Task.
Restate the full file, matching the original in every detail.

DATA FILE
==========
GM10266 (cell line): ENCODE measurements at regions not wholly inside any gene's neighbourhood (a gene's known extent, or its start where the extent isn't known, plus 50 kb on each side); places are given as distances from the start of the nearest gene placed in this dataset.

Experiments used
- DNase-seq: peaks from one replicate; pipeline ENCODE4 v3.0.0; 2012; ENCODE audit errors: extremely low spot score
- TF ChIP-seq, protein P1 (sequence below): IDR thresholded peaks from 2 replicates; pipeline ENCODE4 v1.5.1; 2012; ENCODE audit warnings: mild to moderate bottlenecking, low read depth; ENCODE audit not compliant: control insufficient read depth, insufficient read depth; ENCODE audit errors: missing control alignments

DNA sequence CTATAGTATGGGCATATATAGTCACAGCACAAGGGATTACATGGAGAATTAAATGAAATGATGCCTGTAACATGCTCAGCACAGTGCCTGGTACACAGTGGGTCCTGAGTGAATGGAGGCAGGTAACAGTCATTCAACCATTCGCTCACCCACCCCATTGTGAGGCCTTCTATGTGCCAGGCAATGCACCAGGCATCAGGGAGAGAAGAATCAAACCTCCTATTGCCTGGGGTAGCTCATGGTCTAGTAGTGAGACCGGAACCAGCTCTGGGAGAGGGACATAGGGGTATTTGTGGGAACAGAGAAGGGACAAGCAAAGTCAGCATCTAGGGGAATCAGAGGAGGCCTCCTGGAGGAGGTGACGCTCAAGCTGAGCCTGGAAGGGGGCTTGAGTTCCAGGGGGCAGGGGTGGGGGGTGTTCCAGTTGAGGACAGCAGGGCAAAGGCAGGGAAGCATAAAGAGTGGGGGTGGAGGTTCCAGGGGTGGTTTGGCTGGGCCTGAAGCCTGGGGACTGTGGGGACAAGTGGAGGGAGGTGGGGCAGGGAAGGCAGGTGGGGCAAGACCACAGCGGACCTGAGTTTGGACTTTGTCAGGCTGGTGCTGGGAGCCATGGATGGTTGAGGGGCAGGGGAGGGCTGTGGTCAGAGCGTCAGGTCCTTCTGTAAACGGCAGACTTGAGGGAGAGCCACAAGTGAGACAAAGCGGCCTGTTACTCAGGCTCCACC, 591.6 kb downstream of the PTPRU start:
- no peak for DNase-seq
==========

GM10266 (cell line): ENCODE measurements at regions not wholly inside any gene's neighbourhood (a gene's known extent, or its start where the extent isn't known, plus 50 kb on each side); places are given as distances from the start of the nearest gene placed in this dataset.

Experiments used
- DNase-seq: peaks from one replicate; pipeline ENCODE4 v3.0.0; 2012; ENCODE audit errors: extremely low spot score
- TF ChIP-seq, protein P1 (sequence below): IDR thresholded peaks from 2 replicates; pipeline ENCODE4 v1.5.1; 2012; ENCODE audit warnings: mild to moderate bottlenecking, low read depth; ENCODE audit not compliant: control insufficient read depth, insufficient read depth; ENCODE audit errors: missing control alignments

DNA sequence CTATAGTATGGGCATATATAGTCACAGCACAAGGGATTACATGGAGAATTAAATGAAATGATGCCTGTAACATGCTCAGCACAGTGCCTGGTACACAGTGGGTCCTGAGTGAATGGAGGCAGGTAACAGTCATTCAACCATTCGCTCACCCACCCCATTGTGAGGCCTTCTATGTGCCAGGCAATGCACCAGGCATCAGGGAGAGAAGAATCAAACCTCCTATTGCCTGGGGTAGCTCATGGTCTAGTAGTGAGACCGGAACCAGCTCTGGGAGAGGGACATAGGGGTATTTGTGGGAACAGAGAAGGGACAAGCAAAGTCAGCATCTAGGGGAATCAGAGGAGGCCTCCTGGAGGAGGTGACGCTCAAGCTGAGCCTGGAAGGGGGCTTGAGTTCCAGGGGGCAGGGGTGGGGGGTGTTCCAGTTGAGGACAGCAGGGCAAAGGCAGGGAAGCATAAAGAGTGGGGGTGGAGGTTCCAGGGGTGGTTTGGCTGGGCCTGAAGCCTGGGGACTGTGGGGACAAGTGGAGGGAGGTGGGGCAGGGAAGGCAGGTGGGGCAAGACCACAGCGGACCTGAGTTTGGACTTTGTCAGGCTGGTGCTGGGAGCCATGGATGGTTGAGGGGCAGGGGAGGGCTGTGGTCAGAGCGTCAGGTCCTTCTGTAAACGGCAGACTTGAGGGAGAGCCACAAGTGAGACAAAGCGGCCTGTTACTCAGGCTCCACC, 591.6 kb downstream of the PTPRU start:
- no peak for DNase-seq